When tattooing with red ink, especially in the eye, it’s extremely important to be aware of what’s in the ink, because there are a variety of compounds that can create a red ink — iron oxide (rust basically), naphthol (arguably the safest option), pyrazolone (an organic compound), cadmium red (a toxic compound common to paint), and cinnabar (which is mercury based, and also toxic). Unfortunately sometimes because the more toxic compounds give a stronger color and sometimes because they’re cheaper, it’s not uncommon to find them in tattoo inks, although it’s becoming more rare. If you want to do some research for yourself, most higher quality red inks are a mix of Pigment Red 210 C.I.# 12477 (naphthol), Pigment Yellow 65 C.I. #11740 (2-[(4-methoxy-2-nitrophenyl)azo]-N-(2-methoxyphenyl)-3-oxo-Butanamide), Pigment Orange 13 C.I. #21110 (pyrazolone), and Titanium Oxide C.I. #77891, depending on the specific tone — as well as glycerine, witch hazel, various alcohols or even just listerine, various acrylic resins, and water. None of these compounds (with the exception of water) are considered safe in the eye — although they are generally stable compounds. The only ink which has been validated as truly “safe” in the eye is — and this may come as a surprise — classic India Ink.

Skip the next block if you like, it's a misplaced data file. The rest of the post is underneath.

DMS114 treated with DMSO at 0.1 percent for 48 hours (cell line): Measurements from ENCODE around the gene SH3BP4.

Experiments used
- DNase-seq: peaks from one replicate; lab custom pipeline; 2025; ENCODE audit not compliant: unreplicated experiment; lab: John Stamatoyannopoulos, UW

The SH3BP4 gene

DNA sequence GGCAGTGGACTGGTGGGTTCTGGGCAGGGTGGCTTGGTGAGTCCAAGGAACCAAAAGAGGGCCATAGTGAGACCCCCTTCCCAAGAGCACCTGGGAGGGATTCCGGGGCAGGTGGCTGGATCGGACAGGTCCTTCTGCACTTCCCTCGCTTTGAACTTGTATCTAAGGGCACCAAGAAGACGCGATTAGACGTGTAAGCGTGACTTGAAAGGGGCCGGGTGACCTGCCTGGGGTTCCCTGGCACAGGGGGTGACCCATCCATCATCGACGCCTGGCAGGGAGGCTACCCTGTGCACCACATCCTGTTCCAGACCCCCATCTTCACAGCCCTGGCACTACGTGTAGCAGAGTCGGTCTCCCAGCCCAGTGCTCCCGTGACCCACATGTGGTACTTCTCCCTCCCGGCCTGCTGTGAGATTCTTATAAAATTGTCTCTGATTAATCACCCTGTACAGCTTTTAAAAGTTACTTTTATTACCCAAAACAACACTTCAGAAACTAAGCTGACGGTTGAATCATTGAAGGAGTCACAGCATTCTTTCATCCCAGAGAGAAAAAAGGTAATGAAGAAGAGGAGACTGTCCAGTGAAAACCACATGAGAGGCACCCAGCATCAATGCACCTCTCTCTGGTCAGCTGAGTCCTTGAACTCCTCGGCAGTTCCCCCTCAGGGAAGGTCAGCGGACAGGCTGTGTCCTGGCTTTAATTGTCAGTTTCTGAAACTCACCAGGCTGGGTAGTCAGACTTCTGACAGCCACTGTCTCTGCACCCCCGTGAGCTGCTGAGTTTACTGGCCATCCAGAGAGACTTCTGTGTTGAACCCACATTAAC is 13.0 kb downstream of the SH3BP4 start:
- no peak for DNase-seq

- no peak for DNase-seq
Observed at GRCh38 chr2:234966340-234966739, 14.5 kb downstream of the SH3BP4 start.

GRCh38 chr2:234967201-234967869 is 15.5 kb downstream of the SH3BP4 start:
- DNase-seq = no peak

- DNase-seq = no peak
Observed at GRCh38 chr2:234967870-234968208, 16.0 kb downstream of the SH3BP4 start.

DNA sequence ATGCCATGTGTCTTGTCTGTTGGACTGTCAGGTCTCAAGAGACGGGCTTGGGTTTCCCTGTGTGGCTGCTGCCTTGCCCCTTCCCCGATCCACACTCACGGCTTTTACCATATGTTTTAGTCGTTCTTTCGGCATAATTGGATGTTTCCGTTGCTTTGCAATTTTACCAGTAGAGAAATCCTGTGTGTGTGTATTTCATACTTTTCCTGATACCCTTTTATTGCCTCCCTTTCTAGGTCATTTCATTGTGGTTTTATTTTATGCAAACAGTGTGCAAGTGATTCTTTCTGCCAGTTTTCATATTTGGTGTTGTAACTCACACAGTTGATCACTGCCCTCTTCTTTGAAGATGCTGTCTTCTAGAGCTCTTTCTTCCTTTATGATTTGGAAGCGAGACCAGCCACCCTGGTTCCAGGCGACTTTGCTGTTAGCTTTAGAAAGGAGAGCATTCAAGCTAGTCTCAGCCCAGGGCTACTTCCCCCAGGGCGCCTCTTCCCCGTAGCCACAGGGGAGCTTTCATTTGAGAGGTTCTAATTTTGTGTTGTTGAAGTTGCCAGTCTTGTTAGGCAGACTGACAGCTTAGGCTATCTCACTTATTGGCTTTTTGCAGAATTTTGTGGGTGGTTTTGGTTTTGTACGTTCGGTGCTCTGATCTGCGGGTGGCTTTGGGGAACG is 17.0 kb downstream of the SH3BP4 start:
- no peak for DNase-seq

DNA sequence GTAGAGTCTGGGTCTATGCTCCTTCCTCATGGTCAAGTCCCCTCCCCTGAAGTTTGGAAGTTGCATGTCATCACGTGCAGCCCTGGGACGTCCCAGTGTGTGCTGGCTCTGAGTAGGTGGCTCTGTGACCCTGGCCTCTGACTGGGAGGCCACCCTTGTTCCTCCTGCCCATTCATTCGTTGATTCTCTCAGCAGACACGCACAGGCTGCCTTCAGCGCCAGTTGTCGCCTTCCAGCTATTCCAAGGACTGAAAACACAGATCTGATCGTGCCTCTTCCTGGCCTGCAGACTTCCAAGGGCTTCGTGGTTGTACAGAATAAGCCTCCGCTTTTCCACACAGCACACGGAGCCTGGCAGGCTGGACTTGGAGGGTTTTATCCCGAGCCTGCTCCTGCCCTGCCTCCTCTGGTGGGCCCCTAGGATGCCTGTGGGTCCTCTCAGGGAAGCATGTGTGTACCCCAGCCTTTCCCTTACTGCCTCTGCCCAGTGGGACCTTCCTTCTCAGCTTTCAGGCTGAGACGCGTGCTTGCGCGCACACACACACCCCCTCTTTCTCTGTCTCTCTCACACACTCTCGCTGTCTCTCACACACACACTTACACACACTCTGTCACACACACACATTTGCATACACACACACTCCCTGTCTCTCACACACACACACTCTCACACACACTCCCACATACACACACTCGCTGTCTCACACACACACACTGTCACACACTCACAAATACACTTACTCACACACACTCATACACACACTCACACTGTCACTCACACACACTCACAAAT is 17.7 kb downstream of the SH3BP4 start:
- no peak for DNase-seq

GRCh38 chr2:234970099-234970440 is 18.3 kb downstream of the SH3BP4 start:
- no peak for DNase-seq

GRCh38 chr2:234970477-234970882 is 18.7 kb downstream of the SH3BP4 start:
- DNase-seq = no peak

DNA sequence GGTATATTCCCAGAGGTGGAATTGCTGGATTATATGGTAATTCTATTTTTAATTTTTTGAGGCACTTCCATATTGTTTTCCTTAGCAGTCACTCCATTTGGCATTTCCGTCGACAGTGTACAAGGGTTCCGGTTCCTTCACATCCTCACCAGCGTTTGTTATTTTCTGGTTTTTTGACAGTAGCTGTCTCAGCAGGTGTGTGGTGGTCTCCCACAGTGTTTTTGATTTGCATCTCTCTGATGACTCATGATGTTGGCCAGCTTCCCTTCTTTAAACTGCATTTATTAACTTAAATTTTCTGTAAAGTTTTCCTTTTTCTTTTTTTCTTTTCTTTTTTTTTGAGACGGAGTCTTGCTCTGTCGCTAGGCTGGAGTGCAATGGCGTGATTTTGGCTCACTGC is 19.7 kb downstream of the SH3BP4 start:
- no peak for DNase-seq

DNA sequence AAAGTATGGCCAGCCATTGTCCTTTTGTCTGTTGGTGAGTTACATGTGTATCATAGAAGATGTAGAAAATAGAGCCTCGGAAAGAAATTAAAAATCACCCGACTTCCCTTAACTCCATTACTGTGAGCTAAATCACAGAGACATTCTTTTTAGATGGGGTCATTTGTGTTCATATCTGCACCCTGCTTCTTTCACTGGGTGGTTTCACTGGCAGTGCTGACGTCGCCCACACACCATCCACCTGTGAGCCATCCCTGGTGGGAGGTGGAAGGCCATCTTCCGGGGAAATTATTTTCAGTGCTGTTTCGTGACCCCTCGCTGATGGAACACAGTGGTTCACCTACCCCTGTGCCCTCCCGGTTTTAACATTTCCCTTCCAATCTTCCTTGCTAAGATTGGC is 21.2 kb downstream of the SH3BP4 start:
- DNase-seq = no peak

And see also the Eyeball Tattoo FAQ of course.

Happy Halloween!

Holy crap, Roni’s (x-roni-x.com) makeup is amazing every day of the year, so I wouldn’t have expected less on Halloween, but wow, this skull/zombie creation is over the top. The dark eye sockets are wild due to her black eye tattoos, and I’m totally loving the use of her forehead implants as an exposed skull bone.

PS. Click here for an “everyday” photo for comparison.

The Sleeper Has Awakened